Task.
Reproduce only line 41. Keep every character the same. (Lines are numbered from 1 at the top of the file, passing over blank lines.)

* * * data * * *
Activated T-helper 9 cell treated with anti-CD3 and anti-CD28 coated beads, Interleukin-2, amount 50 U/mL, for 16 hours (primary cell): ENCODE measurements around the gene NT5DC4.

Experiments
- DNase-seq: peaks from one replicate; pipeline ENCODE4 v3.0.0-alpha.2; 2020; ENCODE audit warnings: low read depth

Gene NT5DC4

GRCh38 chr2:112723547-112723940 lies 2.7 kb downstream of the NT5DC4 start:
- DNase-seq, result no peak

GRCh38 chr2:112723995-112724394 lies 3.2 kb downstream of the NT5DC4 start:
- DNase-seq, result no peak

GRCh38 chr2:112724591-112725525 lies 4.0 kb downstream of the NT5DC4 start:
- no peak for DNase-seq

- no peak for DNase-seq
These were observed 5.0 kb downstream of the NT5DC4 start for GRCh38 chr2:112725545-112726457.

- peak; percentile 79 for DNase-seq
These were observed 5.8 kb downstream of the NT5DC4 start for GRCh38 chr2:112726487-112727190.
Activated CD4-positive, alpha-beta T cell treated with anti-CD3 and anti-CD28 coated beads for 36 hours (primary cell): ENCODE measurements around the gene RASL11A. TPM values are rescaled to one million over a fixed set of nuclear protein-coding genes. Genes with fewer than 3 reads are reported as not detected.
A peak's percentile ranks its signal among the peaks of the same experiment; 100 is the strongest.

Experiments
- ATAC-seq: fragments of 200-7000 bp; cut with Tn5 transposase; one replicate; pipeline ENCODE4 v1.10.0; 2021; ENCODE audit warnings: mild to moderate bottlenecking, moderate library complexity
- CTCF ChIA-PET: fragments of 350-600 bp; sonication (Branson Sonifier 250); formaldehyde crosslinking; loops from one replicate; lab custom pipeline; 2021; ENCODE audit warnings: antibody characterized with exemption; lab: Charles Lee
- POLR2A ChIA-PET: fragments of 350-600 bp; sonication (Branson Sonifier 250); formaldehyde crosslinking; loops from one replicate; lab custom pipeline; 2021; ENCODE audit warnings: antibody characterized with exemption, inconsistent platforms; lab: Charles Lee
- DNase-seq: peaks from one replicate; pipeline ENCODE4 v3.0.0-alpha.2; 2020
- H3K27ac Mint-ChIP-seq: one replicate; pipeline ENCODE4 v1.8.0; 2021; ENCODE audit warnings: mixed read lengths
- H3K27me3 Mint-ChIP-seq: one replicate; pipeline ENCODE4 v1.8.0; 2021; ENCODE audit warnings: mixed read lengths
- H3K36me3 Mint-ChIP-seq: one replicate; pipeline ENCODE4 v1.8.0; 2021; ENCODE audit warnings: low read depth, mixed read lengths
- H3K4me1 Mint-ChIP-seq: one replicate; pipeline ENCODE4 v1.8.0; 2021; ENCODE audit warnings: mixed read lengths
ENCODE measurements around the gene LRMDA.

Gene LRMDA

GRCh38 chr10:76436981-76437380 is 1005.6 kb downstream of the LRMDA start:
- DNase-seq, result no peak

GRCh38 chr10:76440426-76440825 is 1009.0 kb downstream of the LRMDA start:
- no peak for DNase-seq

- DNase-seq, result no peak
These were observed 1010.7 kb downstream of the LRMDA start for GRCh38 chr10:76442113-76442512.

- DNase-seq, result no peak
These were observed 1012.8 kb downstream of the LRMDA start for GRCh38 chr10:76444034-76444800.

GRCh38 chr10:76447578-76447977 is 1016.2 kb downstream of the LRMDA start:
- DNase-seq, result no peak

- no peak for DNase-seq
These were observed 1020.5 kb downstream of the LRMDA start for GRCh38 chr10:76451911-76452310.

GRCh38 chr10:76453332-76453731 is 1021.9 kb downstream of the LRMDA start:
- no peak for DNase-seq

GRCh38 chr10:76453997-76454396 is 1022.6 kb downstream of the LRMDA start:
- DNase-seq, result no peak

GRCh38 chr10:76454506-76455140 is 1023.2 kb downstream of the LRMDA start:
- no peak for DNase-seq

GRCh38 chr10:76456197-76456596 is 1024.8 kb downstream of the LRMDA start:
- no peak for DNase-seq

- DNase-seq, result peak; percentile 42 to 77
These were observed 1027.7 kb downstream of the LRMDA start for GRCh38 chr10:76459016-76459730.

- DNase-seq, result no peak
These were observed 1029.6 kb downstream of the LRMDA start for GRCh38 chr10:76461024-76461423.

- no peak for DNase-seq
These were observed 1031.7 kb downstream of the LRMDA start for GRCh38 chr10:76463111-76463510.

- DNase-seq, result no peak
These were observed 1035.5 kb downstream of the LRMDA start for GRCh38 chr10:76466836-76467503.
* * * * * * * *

- no peak for DNase-seq